Combs told the Washington Blade the announcement seeking a search firm, known as an RFP or Request for Proposal to undertake the search process, comes about a month after CAMP Rehoboth retained nationally acclaimed strategic planning consultant Michela Perrone of Georgetown University to help the nonprofit group update its strategic plan for providing services and support for a diverse and growing LGBTQ community in Rehoboth and surrounding areas.

Perrone, a faculty member at Georgetown University’s Center for Public and Nonprofit Leadership, has provided support for strategic planning and other services for many nonprofit organizations through her consulting firm MMP Associates, including for LGBTQ nonprofits.
The need for a new CAMP Rehoboth executive director surfaced this past May when then executive director David Mariner resigned to start a new Delaware LGBTQ advocacy group called Sussex Pride. The CAMP Rehoboth board a short time later named Lisa Evans, a longtime administrator at nonprofit organizations in Baltimore, as CAMP Rehoboth’s interim executive director.

Combs has said Evans was appointed to serve as the group’s acting manager in an “advisory role” as soon as the board learned of Mariner’s plans to leave the organization. After conducting a search for an interim director, the board selected Evans from a group of four finalist candidates as the best fit for that role, Combs said.

Now, according to Combs, CAMP Rehoboth is beginning the process for the first phase of its strategic plan development and its search for a new executive director. He said after considerable deliberation, the board decided it would be important to retain a strategic planning expert and begin the first phase of the strategic planning process at this time.

He said the board was hopeful that a national search firm can be retained within the next 30 days and the nationwide search for a new executive director would begin at that time.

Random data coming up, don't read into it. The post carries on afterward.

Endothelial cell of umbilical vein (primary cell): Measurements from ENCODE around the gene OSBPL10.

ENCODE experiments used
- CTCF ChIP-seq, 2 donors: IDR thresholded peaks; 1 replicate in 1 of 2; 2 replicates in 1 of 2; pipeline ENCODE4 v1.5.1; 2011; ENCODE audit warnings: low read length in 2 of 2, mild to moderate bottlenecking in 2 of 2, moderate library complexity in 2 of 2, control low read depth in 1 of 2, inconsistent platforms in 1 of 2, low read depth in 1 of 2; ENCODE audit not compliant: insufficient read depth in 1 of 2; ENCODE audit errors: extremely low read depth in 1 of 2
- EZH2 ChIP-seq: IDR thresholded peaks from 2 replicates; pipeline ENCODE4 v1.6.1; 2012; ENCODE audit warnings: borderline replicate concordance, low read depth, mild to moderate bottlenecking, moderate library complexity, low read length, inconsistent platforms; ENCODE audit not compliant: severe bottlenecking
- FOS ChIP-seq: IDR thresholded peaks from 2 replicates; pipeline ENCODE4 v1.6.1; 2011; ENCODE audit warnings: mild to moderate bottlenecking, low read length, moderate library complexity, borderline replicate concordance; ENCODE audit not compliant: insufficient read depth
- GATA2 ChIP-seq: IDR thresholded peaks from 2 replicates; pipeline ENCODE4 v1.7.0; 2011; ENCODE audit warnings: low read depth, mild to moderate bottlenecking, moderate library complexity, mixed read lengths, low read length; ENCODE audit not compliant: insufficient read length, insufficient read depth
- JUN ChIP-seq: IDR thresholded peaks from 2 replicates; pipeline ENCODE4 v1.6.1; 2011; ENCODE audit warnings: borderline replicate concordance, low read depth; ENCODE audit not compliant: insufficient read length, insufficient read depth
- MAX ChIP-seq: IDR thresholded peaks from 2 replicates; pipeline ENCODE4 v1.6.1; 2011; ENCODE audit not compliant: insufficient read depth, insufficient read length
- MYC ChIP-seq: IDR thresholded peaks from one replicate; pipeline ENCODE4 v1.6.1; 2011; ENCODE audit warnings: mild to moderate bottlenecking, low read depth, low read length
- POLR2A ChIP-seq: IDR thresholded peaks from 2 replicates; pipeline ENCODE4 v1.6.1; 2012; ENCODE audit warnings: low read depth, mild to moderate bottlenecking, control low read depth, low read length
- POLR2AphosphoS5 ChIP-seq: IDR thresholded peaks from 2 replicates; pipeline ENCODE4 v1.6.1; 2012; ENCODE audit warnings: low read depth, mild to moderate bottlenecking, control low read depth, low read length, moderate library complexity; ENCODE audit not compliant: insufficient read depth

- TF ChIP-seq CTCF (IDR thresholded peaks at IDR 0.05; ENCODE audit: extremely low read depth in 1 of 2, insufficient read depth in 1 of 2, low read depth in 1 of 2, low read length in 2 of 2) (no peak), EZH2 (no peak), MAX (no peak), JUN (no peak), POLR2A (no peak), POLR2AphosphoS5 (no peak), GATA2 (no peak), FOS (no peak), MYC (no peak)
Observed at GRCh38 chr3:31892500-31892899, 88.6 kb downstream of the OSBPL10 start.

The first phase of the strategic plan development, which began at the time Perrone was retained last month, includes data collection and community engagement, including community surveys and focus groups, Combs said.

He said the strategic planning process will then be put on hold until the new executive director is hired and takes office for a short time to become acclimated with CAMP Rehoboth’s operations. It is the board’s belief that the new executive director should take part in the second phase of the development of the updated strategic plan, Combs said.

“We’re not going to begin the work to determine what the priorities of CAMP will be until the new executive director has been hired,” said Combs. “So, it’s a two-phase strategy – start, gap, start,” he said.

“Our hope is we will have identified a candidate by mid-January and that person can hopefully be on board by March 1, 2023,” Combs said in referring to the hiring process for the new executive director. “That’s our hope.”

Combs noted that CAMP Rehoboth, which was co-founded in 1991 by LGBTQ rights advocates Steve Elkins and his then partner and subsequent husband Murray Archibald, has grown tremendously over the years and has developed and updated strategic plans during those years.

Elkins, a beloved figure in Rehoboth for many years, served as CAMP Rehoboth’s executive director until he passed away in 2018.

Combs said plans began to update the strategic plan shortly after David Mariner began as executive director in 2019 and continued through early 2020. But with the onset of the COVID-19 pandemic and the sweeping restrictions it brought about for all public spaces later that year, CAMP Rehoboth under Mariner’s leadership had to dramatically “pivot” to a virtual operation, Combs said. Nearly all its in-person operations and programs had to be suspended or switched to online operations.